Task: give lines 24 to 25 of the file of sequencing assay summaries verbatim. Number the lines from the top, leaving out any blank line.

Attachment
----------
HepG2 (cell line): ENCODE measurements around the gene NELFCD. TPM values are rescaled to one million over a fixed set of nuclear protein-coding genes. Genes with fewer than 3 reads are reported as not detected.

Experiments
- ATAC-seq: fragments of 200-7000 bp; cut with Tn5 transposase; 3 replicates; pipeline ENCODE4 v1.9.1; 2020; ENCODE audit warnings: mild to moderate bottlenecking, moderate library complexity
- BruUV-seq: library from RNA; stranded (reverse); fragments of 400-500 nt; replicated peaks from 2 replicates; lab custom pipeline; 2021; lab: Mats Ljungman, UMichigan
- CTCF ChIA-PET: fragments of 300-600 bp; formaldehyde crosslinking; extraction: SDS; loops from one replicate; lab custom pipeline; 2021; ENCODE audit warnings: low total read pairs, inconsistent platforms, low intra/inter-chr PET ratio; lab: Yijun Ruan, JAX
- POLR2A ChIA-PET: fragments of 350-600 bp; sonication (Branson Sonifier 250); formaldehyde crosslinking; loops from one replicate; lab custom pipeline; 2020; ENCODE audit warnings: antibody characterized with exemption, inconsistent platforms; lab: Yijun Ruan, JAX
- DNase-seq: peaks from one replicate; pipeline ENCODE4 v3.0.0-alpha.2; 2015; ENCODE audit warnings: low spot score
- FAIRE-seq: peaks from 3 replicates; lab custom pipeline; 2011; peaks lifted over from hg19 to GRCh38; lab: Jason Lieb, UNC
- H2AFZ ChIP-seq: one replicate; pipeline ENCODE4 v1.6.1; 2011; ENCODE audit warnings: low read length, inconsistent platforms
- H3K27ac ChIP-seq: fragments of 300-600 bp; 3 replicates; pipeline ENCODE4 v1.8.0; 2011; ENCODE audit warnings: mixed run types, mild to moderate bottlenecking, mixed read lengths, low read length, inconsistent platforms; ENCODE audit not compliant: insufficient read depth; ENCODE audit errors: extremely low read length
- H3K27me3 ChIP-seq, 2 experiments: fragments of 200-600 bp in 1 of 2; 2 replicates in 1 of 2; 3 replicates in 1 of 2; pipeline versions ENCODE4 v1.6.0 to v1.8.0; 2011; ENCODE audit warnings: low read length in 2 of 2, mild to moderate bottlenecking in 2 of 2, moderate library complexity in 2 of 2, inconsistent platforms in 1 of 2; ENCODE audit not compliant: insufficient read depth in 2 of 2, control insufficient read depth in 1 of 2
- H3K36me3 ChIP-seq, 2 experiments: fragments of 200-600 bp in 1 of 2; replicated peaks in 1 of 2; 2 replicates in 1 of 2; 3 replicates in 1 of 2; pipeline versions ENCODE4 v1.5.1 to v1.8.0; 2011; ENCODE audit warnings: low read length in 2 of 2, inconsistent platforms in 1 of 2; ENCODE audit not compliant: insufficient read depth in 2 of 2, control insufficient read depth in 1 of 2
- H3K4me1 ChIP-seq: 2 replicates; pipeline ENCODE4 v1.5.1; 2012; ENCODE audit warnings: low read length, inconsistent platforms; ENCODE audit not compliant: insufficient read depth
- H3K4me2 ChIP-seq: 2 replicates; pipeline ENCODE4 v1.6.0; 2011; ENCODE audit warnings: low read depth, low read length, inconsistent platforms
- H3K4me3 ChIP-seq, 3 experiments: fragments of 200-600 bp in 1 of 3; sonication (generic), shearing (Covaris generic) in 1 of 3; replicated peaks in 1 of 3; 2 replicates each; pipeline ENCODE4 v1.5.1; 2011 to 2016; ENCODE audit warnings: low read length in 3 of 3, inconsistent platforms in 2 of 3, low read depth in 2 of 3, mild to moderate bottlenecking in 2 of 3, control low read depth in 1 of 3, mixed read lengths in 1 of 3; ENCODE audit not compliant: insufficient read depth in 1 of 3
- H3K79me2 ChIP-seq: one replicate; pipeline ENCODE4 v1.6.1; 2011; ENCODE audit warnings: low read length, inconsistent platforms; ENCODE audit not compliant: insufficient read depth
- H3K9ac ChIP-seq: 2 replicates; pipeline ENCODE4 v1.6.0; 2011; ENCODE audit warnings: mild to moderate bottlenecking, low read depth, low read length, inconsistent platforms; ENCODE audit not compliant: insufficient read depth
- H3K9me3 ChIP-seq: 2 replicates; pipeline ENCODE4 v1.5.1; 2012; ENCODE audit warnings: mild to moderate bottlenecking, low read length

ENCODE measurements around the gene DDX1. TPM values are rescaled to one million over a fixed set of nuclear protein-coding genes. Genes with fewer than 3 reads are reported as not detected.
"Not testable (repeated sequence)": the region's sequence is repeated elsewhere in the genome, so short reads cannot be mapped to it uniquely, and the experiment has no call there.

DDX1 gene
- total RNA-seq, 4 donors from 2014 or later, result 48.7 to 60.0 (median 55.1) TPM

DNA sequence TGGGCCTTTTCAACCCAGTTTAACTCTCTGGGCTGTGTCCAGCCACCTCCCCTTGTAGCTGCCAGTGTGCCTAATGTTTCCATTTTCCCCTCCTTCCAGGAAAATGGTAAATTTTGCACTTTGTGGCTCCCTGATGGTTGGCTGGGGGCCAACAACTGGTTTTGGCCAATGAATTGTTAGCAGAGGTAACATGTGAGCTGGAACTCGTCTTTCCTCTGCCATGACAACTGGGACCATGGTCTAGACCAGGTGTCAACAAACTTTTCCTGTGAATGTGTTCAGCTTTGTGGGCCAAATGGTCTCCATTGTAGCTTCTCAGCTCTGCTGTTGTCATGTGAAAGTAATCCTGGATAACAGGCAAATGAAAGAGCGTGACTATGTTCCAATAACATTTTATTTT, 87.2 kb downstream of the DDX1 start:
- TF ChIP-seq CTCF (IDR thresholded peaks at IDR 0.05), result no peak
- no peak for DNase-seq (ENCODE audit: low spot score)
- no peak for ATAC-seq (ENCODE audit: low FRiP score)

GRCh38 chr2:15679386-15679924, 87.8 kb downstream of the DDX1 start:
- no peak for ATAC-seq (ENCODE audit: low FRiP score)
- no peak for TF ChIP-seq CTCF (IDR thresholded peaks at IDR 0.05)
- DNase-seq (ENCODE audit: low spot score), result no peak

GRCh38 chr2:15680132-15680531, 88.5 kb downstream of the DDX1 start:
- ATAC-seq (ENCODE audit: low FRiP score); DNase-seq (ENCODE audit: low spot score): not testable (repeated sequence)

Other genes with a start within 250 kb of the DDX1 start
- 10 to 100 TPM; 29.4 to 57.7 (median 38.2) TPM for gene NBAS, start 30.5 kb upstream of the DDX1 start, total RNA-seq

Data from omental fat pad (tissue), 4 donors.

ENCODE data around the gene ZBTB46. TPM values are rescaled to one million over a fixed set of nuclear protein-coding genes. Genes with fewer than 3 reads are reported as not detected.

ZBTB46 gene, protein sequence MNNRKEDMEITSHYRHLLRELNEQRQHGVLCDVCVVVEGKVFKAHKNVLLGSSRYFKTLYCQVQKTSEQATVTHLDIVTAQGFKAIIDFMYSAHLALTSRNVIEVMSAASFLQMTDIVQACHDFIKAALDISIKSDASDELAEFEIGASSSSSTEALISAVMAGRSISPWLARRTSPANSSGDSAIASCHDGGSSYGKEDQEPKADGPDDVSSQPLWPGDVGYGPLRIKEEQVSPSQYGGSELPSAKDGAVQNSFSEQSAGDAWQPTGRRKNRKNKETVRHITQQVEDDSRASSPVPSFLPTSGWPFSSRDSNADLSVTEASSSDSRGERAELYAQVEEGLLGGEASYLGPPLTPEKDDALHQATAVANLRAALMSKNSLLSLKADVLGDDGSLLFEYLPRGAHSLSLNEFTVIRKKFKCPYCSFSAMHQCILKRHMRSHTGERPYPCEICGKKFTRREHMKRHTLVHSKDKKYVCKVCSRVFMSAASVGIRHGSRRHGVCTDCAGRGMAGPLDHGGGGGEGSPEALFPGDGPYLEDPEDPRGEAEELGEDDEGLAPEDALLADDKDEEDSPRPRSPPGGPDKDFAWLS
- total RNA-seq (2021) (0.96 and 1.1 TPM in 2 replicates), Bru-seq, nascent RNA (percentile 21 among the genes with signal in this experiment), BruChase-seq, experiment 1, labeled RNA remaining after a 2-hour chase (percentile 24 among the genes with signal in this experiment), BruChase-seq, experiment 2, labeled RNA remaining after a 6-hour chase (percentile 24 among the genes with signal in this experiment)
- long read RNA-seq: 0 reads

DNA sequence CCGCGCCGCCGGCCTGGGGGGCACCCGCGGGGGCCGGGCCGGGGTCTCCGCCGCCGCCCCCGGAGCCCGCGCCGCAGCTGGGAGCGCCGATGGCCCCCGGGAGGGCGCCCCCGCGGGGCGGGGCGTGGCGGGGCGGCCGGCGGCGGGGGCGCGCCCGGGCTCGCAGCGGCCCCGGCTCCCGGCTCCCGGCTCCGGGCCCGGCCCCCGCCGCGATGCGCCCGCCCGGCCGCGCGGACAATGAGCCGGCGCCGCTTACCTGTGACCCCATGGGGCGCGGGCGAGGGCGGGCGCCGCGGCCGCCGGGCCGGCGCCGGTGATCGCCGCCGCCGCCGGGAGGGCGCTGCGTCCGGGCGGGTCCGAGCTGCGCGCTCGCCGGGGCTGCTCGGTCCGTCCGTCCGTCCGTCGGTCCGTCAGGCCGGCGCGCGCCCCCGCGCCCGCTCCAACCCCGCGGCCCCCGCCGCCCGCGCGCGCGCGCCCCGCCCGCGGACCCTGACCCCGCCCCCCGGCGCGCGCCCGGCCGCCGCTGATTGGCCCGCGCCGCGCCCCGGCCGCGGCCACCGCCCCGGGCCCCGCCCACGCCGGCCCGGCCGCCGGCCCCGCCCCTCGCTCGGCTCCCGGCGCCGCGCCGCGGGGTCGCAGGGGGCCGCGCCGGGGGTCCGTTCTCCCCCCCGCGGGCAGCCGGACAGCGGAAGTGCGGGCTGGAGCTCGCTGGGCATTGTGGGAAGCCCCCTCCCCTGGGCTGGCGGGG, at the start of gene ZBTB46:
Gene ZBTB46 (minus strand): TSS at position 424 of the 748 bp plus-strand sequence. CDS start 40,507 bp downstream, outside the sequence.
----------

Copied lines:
- TF ChIP-seq CTCF (IDR thresholded peaks at IDR 0.05), result no peak
- no peak for DNase-seq (ENCODE audit: low spot score)